Trump is drowning in lies

The main lesson of the Stormy Daniels imbroglio is this: The president's lies are overwhelming him

President Trump.
(Image credit: Illustrated | NICHOLAS KAMM/AFP/Getty Images, Jamaway/Stockimo/Alamy Stock Photo)

On Wednesday night, former New York City Mayor and fresh Trump legal team recruit Rudy Giuliani went on Fox News and, among other things, accidentally blew apart President Trump's farcical explanation of l'affaire Stormy Daniels. Chatting amiably with Sean Hannity, Giuliani admitted that the president reimbursed his personal lawyer, Michael Cohen, after the latter paid Daniels off through a shell company. The president had previously argued that he was unaware of the $130,000 hush payment made to adult film star Stephanie Clifford, a.k.a Stormy Daniels, who claims the money was meant to buy her silence after an affair she had with the future president shortly after the birth of his son Barron in 2006.

The president's new story is that he knew about this payment, but that it was meant to prevent Daniels from extorting him, even though this would constitute ... very successful extortion indeed. It's like donating a thousand dollars on the spot to the "Do you have a minute for the environment?" people to get them to go away. The story is now such a mess that the president subcontracted his Twitter account on Thursday morning to someone who can write in complete sentences. "The agreement was used to stop the false and extortionist accusations made by her about an affair despite already having signed a detailed letter admitting that there was no affair."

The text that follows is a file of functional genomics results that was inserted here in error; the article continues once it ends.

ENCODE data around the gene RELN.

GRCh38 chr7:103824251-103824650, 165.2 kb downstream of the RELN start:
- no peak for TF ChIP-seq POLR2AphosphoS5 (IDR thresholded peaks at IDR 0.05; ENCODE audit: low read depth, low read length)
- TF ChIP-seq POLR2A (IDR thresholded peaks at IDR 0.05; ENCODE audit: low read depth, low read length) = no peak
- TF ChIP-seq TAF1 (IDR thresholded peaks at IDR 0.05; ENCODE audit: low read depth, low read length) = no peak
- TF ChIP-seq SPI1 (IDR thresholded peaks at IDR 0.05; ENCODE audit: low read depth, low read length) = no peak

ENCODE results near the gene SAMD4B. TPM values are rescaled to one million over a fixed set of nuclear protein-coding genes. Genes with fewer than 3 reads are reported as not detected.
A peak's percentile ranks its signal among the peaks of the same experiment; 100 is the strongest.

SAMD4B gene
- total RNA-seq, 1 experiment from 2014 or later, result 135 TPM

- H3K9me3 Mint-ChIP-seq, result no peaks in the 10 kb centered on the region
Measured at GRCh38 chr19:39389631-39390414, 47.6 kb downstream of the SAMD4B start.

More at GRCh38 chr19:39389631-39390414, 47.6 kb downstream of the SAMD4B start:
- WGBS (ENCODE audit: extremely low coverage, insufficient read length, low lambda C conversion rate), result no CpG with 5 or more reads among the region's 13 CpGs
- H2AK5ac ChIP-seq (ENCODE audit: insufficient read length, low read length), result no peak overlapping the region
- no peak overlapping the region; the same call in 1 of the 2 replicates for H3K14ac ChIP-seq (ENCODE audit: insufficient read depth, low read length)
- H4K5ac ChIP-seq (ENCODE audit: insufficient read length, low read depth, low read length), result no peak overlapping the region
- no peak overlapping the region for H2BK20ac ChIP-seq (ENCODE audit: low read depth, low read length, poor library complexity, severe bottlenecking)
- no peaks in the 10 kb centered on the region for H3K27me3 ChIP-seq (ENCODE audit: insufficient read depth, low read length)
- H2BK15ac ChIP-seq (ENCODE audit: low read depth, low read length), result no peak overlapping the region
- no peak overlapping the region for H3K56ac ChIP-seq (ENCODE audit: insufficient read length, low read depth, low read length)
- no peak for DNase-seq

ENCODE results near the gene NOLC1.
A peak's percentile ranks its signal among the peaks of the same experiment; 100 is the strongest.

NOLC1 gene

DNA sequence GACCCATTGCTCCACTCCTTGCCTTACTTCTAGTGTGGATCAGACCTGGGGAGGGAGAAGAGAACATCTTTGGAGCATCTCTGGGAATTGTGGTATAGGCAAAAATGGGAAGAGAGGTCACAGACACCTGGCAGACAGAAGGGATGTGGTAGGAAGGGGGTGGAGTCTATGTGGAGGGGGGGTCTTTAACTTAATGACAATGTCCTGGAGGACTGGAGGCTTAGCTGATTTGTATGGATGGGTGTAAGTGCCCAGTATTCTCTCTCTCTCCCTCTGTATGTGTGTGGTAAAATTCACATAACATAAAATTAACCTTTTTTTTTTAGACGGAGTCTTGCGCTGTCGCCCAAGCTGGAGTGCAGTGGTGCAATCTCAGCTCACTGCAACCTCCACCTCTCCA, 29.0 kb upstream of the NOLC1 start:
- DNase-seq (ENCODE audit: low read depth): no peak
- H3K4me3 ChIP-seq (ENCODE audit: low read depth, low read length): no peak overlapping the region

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David Faris

David Faris is an associate professor of political science at Roosevelt University and the author of It's Time to Fight Dirty: How Democrats Can Build a Lasting Majority in American Politics. He is a frequent contributor to Informed Comment, and his work has appeared in the Chicago Sun-Times, The Christian Science Monitor, and Indy Week.